Experimental and computational study of the influence of pre-damage patterns in unreinforced masonry crack propagation due to induced, repeated earthquakes

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Induced seismicity in the north of the Netherlands has recently exposed unprepared, unreinforced masonry structures to considerable earthquake risk. While the ultimate-limit state capacity of the structures is vital to assess the individual’s risk, their behavior during more frequent, lighter earthquakes, leading to ‘lighter damage’, has shown to be strongly linked to economic losses and societal unrest. When observing the light damage caused by minor earthquakes, the existing state of the structure appears to be highly relevant for the final damage intensity and configuration: earthquakes that may have otherwise caused no apparent damage, may intensify existing damage. In particular, incipient damage due to settlements is common in the baked-clay and calcium-silicate brick masonry structures of the region.
This paper details the study of full-scale laboratory walls, pre-damaged following typical (crack) patterns caused by settlements and tested with quasi-static lateral loads. The aggravation of the damage during a relevant number of load cycles is monitored using full-field digital image correlation. The damage is quantified objectively using a purposely-developed damage parameter.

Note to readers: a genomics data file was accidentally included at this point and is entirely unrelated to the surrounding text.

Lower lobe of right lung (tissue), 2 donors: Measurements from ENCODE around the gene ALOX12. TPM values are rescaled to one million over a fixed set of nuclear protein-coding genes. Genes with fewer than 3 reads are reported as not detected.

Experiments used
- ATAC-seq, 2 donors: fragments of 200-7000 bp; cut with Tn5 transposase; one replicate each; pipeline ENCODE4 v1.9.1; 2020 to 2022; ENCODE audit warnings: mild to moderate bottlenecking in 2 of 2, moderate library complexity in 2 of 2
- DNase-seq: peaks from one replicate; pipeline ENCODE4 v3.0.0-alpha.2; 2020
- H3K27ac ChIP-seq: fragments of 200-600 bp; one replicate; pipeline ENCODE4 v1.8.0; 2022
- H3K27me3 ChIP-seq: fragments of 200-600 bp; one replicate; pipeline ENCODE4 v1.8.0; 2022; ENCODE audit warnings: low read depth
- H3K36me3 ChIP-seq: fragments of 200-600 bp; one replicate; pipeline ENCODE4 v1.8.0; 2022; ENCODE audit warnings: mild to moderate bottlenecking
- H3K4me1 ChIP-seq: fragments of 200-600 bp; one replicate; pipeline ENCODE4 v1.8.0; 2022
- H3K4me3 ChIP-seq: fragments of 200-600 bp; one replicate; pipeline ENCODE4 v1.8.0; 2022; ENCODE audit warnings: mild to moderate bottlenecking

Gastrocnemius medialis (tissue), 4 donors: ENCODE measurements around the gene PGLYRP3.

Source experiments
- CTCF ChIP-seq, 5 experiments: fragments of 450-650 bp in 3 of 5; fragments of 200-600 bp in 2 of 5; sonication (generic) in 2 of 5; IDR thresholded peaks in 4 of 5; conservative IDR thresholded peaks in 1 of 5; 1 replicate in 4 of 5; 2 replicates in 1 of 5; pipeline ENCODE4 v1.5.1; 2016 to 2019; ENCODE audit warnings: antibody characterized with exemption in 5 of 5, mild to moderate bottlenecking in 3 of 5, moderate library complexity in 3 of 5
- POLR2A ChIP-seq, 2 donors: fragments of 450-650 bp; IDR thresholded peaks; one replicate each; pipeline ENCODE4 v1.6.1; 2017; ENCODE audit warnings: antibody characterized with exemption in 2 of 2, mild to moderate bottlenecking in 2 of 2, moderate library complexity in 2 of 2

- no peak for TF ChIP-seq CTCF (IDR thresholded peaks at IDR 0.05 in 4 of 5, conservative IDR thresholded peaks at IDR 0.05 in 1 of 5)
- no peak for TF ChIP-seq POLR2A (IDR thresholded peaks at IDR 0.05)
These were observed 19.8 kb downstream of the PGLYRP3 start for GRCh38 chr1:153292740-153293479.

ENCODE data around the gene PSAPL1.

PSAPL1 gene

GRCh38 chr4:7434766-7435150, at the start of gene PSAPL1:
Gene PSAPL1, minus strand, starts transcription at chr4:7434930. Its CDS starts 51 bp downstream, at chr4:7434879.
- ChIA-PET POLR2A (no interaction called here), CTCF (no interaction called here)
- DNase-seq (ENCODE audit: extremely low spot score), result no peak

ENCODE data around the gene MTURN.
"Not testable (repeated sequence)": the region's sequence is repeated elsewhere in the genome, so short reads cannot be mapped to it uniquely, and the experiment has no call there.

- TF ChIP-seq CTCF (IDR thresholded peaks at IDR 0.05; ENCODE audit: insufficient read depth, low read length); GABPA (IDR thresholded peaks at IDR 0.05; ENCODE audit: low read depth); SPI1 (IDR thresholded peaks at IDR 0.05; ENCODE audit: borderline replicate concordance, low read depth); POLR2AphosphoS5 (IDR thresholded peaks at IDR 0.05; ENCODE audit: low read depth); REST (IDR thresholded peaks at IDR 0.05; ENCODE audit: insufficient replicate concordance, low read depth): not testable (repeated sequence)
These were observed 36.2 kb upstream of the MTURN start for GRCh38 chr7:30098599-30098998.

The tests are used (together with previous studies) to further calibrate computational finite element models, which coupled with detailed soil-structure interaction boundary conditions, are then employed to assess a larger number of structural geometries and pre-damaged configurations exposed to (repeated) induced earthquake acceleration histories.
Both experimental and computational approaches show that settlement pre-damage in masonry structures increases the likelihood and the amount of further damage. This is more easily observed when some initial, yet limited damage exists and the masonry wall is exposed to moderate earthquake vibrations in the order of 30 millimeters per second.